|New life twinkles in Clarkdale’s town projects|
|Written by Staff Reporter|
|Monday, 09 January 2012 00:00|
Two Clarkdale residential developments dormant for years due to the economic downturn are showing signs of life again, Community and Economic Development Director Jodi Filardo said.
Two companies purchased Mountain Gate subdivision this year, which is now mostly free of bankruptcy court entanglements. Clarkdale Public Works Department officials inspected completed infrastructure in December. Developers have started clearing vacant lots and gating off undeveloped streets to discourage trespass and illegal dumping, Filardo said.
Another development, Crossroads at Mingus, is also in the beginning stages of a comeback. The only investors left standing, John and Colleen Tobias, are taking steps to connect the dormant development to Clarkdale water and wastewater.
“It’s a nice way to start the new year, with life being breathed into little, tiny Clarkdale,” Filardo said.
Another initiative moving forward in Clarkdale is the creation of a master plan to outline the development of a 2.2-mile stretch of the Verde River.
There are only two locations that allow access to the Verde River in Clarkdale without trespassing across private property. One is located at the bridge that crosses the river on Tuzigoot Road and the other is at Tuzigoot National Monument.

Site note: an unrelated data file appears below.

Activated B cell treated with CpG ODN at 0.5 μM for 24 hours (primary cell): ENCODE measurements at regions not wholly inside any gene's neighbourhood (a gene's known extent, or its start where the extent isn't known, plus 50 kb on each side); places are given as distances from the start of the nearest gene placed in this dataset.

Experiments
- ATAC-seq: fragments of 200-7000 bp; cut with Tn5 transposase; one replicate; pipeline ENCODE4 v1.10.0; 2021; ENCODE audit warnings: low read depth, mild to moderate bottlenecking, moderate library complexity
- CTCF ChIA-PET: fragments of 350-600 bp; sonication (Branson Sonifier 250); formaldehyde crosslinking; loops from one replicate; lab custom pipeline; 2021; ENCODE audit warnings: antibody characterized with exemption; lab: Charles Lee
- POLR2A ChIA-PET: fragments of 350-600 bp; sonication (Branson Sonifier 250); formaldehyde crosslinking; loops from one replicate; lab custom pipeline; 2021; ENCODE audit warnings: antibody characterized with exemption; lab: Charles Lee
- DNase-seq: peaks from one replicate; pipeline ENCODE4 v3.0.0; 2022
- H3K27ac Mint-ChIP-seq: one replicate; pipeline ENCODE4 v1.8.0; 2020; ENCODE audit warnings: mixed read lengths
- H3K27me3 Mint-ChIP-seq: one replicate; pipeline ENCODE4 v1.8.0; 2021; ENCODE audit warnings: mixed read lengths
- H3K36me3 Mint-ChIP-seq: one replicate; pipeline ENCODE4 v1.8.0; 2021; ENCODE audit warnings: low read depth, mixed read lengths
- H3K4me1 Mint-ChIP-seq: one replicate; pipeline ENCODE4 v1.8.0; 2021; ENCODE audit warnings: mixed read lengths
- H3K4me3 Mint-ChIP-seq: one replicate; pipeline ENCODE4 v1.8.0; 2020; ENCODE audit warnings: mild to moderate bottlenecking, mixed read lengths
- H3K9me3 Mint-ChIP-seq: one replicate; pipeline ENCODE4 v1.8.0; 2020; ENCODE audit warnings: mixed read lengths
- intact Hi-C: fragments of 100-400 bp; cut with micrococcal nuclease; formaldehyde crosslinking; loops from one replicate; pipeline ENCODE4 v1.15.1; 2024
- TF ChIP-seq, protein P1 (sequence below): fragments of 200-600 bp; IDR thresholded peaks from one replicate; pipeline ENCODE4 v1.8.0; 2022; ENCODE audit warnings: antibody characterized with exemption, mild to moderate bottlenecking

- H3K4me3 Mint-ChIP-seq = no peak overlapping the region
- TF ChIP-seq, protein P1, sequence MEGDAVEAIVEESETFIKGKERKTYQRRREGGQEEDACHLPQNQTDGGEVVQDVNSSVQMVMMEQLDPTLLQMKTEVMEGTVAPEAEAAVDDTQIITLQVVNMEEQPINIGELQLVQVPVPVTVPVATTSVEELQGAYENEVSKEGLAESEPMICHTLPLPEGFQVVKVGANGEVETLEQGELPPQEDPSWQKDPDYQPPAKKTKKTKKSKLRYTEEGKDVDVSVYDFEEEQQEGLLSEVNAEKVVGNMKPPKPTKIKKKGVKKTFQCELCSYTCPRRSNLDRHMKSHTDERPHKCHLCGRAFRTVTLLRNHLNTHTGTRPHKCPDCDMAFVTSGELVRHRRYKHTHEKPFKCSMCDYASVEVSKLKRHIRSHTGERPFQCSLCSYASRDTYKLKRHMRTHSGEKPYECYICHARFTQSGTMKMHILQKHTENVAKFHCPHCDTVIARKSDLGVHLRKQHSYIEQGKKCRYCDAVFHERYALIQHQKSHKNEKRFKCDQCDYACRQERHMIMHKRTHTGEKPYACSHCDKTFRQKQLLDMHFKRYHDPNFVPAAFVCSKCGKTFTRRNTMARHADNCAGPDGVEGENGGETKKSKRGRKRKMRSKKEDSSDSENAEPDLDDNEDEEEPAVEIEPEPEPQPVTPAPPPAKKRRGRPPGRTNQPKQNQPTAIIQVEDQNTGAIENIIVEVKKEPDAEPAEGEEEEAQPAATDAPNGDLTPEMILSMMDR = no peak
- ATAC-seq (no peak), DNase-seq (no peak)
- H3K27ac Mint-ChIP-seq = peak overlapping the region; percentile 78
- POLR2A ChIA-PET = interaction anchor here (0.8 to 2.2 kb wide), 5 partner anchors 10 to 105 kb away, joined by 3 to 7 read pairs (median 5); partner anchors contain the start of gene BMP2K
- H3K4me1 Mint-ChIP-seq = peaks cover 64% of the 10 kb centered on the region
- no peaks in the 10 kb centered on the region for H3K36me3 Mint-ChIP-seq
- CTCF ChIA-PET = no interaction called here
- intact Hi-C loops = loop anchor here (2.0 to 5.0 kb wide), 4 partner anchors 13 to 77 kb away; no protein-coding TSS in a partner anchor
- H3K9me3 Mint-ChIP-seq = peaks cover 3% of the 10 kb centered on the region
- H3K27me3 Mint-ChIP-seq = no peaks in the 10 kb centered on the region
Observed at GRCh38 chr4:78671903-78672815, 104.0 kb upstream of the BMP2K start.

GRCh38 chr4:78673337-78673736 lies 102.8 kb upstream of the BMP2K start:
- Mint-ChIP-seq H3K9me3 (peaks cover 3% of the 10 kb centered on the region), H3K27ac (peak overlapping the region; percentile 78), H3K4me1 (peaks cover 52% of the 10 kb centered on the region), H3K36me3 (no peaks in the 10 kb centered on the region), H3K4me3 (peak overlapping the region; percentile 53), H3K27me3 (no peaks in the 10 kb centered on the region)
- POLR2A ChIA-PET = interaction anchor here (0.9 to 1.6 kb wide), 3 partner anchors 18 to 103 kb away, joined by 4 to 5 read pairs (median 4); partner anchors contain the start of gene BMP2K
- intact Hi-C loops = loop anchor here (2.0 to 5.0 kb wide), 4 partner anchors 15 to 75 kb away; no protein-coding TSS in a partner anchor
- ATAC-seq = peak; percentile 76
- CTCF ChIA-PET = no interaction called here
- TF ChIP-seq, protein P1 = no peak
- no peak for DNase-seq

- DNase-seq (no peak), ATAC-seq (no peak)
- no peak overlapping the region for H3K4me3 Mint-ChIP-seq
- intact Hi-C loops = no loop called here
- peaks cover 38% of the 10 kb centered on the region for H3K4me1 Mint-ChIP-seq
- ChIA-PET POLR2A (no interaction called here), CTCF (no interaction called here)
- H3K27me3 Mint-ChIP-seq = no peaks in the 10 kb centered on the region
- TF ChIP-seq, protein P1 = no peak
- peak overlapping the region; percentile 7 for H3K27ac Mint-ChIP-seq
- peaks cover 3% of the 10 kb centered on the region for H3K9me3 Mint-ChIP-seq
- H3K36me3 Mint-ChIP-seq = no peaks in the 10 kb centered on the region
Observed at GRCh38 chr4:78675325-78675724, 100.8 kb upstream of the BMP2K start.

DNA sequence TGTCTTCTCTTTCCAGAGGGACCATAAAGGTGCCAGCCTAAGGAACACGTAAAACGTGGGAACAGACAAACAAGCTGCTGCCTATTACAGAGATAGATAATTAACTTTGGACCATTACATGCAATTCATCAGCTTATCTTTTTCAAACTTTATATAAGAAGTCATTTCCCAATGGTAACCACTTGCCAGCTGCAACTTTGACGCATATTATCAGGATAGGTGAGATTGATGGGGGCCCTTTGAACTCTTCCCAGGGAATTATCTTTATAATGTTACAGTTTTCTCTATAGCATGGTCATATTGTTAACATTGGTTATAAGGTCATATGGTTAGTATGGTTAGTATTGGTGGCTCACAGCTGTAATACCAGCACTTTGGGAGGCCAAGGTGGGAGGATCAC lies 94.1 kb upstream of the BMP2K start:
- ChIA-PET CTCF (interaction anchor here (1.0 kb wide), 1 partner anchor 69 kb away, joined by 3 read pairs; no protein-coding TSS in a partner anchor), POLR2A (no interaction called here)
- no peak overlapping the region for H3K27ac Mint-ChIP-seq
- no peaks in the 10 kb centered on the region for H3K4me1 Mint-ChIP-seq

Driving around town one day in June, Mayor Doug Von Gausig and Town Manager Gayle Mabery were taking inventory of the town’s most underperforming attractions and realized the river topped the list.
Soon an idea developed and the Clarkdale Town Council directed staff to move ahead. Currently, Special Projects Planner Enalo Lockard is working to formulate the plan, which will be vetted, discussed and modified to satisfy the wishes of Clarkdale residents who want to participate in the development.
The plan could include a riparian park with trails and amenities stretching from the 20-million-ton copper slag pile northeast of town to the national monument.
“Conceptually, we’re trying to create a park upstream, right where the river enters Clarkdale,” Von Gausig said. “It would be a 40- to 50-acre park, with plenty of beautiful, old-growth cottonwood trees.”
An area near the slag pile would form the upper anchor of the park, where there would be parking, picnic tables and other amenities, he said.
Filardo said she expected to work with representatives at Tuzigoot National Monument, whose cooperation will be key to the success of the plan.
“We need to get it cleaned up, signed and managed in a way people feel comfortable doing float trips,” he said. “Tubers and kayakers could float down and end up getting out at Tuzigoot [National Monument].”
Eventually, the town or a franchisee might operate vehicles to shuttle floaters back and forth between the monument and the park, Von Gausig said.